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Teacher Layoffs, Teacher Quality, and Student Achievement: Evidence from a Discretionary Layoff Policy

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  • Matthew A. Kraft

    (Brown University, Providence)

Abstract

Most teacher layoffs during the Great Recession were implemented following inverse-seniority policies. In this paper, I examine the implementation of a discretionary layoff policy in Charlotte Mecklenburg Schools. Administrators did not uniformly lay off the most or least senior teachers but instead selected teachers who were previously retired, late-hired, unlicensed, lowperforming, or nontenured. Using quasi-experimental variation within schools across grades, I then estimate the differential effects of teacher layoffs on student achievement based on teacher seniority and effectiveness. Mathematics achievement in grades that lost an effective teacher, as measured by principal evaluations or value-added scores, decreased 0.05 to 0.11 standard deviations more than in grades that lost an ineffective teacher. In contrast, teacher seniority has limited predictive power on the effects of layoffs. Simulation analyses show that the district selected teachers who were, on average, less effective than those teachers identified under an inverse-seniority policy, and also reduced job losses.

Suggested Citation

  • Matthew A. Kraft, 2015. "Teacher Layoffs, Teacher Quality, and Student Achievement: Evidence from a Discretionary Layoff Policy," Education Finance and Policy, MIT Press, vol. 10(4), pages 467-507, October.
  • Handle: RePEc:tpr:edfpol:v:10:y:2015:i:4:p:467-507
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    File URL: http://www.mitpressjournals.org/doi/pdf/10.1162/EDFP_a_00171
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    References listed on IDEAS

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    Cited by:

    1. Dabbs, Christine M., 2020. "Restricting seniority as a factor in public school district layoffs: Analyzing the impact of state legislation on graduation rates," Economics of Education Review, Elsevier, vol. 74(C).
    2. Cory Koedel & Jiaxi Li & Matthew G. Springer & Li Tan, 2016. "The Impact of Performance Ratings on Job Satisfaction for Public School Teachers," Working Papers 1617, Department of Economics, University of Missouri.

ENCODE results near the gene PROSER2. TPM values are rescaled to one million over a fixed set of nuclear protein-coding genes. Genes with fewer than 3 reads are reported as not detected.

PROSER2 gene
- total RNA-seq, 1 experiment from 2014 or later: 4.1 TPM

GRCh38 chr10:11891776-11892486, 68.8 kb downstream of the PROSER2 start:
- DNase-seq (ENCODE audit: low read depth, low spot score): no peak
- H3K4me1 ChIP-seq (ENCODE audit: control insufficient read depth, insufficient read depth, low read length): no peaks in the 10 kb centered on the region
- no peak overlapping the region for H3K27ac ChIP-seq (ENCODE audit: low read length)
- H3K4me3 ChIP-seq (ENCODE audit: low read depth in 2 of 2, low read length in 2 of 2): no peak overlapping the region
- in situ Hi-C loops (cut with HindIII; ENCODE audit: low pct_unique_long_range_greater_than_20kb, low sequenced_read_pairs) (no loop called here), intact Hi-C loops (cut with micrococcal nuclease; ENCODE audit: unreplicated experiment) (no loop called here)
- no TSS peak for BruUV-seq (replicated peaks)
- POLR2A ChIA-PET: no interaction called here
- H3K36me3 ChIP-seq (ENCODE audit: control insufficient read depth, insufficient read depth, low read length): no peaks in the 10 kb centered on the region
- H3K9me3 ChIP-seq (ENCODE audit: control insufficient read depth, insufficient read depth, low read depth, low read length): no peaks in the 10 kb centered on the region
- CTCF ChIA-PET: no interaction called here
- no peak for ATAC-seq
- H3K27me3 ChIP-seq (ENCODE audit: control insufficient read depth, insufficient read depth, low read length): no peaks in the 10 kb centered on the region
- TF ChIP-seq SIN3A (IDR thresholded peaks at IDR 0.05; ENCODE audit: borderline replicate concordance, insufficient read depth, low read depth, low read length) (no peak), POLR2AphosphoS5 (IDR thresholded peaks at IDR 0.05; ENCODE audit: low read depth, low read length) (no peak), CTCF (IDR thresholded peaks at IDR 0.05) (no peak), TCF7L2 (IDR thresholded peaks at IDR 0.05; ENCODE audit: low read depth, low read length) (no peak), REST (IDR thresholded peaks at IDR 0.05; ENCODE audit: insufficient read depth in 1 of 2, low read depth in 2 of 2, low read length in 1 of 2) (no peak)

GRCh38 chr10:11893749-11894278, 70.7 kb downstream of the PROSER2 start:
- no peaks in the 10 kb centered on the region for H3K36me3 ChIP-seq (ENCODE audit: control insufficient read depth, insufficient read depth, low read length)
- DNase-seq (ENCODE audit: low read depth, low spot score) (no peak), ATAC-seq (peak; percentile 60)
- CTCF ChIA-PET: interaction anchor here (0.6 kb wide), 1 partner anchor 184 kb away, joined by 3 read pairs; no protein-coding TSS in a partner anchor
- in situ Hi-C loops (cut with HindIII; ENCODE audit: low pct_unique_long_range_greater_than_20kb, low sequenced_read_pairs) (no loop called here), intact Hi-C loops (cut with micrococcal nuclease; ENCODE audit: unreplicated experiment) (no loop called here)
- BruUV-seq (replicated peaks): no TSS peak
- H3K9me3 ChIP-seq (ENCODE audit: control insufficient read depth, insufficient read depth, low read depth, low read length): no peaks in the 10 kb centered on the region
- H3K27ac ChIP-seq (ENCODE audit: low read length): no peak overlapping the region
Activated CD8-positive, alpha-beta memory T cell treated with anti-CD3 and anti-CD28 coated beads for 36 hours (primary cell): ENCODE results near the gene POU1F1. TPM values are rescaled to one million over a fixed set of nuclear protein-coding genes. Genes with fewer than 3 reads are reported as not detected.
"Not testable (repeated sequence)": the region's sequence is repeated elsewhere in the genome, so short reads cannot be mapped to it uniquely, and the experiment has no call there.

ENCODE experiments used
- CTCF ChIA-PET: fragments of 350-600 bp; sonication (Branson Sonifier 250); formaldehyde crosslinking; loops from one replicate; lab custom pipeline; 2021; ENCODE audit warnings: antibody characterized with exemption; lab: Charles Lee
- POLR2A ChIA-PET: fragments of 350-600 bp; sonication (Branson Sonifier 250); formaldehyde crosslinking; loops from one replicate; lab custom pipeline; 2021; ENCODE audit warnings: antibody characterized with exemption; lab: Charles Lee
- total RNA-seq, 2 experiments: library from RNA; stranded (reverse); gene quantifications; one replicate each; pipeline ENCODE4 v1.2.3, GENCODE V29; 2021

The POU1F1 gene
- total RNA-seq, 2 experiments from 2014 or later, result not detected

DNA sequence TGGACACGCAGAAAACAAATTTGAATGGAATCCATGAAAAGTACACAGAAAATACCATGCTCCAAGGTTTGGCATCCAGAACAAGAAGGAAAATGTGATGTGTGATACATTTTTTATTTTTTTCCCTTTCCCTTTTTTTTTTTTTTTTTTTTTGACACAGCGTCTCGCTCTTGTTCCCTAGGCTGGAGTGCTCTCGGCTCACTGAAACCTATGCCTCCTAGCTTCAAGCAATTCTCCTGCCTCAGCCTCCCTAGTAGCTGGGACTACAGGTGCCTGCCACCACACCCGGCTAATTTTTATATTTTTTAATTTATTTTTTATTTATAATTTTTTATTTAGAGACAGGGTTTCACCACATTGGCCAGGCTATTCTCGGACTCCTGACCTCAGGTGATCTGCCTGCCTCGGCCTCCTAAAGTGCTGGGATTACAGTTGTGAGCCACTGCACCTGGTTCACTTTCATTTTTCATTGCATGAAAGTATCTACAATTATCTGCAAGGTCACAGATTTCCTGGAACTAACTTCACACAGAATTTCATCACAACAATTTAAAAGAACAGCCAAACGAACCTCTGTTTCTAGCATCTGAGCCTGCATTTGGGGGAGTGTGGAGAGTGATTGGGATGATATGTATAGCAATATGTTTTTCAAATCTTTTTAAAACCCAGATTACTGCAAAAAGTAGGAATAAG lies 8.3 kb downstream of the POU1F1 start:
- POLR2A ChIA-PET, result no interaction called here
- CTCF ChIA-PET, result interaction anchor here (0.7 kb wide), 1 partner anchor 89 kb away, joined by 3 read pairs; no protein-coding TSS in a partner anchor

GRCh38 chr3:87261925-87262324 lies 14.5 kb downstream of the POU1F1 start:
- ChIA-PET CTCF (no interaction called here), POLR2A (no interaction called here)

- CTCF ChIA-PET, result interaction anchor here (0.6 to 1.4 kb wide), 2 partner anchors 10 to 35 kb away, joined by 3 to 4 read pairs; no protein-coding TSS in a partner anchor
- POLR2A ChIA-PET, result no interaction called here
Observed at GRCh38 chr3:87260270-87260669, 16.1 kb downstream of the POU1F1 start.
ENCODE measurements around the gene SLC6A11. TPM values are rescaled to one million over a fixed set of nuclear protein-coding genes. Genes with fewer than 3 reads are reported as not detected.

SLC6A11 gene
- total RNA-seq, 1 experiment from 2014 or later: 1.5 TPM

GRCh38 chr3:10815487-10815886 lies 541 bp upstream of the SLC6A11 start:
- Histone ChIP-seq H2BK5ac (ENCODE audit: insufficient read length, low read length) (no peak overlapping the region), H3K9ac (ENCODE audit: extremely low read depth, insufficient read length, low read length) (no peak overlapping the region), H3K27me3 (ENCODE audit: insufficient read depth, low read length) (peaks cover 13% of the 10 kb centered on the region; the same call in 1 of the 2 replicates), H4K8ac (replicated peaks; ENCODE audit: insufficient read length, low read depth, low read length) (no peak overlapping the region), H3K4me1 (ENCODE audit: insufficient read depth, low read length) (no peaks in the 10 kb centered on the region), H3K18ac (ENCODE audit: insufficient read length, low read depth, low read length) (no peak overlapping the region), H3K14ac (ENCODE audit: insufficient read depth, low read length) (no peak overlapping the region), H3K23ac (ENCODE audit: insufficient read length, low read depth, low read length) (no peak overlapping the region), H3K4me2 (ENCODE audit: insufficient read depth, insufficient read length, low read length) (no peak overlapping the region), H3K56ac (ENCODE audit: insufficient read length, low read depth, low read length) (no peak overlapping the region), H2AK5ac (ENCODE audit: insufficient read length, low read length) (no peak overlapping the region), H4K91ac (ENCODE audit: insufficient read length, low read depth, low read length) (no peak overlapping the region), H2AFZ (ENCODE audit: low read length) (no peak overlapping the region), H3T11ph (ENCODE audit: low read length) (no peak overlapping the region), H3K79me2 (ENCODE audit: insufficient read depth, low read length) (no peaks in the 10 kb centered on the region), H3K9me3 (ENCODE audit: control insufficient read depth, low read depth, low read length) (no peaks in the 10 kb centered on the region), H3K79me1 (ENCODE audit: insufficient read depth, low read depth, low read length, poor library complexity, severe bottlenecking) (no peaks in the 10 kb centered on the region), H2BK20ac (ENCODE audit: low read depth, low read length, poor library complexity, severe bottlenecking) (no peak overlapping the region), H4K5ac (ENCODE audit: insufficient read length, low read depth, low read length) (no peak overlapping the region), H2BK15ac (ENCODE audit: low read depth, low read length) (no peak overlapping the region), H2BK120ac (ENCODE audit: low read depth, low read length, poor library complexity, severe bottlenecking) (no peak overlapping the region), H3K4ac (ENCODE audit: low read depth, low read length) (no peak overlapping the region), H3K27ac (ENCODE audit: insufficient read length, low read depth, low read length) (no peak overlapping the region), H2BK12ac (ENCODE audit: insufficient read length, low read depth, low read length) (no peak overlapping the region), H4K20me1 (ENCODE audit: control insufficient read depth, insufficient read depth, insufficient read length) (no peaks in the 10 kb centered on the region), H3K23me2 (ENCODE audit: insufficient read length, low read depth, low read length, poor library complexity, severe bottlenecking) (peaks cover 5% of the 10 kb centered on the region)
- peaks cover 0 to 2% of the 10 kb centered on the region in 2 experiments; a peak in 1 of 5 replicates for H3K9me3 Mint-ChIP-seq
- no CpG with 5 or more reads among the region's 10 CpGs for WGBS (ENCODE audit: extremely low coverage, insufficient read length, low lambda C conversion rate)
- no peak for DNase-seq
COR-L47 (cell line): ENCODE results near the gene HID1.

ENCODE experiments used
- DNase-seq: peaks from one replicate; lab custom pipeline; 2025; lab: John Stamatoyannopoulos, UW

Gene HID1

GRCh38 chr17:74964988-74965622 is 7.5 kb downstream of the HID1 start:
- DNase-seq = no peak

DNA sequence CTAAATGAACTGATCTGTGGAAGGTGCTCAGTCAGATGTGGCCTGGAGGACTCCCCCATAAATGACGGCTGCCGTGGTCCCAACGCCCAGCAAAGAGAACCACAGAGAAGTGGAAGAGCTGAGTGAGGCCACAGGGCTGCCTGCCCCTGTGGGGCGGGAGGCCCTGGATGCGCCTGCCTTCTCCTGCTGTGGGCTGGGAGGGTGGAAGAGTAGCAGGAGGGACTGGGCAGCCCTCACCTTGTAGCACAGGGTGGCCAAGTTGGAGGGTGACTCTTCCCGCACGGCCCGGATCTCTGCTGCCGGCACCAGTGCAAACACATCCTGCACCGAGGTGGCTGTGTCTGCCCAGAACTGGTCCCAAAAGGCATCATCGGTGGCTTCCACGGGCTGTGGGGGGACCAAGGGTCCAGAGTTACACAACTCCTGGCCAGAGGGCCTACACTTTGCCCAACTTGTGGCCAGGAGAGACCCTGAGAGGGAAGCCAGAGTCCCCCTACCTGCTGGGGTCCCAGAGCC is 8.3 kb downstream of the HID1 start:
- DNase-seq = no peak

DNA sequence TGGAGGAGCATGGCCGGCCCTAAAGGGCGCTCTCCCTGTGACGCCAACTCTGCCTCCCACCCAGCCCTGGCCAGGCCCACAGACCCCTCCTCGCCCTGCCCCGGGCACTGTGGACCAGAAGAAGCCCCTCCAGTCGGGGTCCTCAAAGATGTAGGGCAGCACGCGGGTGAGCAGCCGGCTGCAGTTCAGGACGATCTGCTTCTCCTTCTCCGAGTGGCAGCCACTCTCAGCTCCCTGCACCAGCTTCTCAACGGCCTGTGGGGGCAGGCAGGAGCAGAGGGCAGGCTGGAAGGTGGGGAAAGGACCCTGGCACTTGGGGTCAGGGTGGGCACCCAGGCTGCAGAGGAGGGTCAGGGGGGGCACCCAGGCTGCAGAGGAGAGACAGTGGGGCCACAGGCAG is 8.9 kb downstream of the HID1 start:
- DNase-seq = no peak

3. Steven Bednar & Dora Gicheva, 2019. "Workplace Support and Diversity in the Market for Public School Teachers," Education Finance and Policy, MIT Press, vol. 14(2), pages 272-297, Spring.
    4. Dabbs, Christine, 2018. "Restricting seniority as a factor in public school district layoffs: Analyzing the impact of state legislation on graduation rates," MPRA Paper 89344, University Library of Munich, Germany.
    5. Cook, Jason & Lavertu, Stéphane & Miller, Corbin, 2021. "Rent-Seeking through collective bargaining: Teachers unions and education production☆," Economics of Education Review, Elsevier, vol. 85(C).

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    More about this item

    Keywords

    education; teacher union; macroeconomics; law; tax; policy;
    All these keywords.

    JEL classification:

    • A - General Economics and Teaching
    • B - Schools of Economic Thought and Methodology
    • E - Macroeconomics and Monetary Economics
    • I - Health, Education, and Welfare
    • K - Law and Economics
    • I20 - Health, Education, and Welfare - - Education - - - General
    • I21 - Health, Education, and Welfare - - Education - - - Analysis of Education
    • I24 - Health, Education, and Welfare - - Education - - - Education and Inequality

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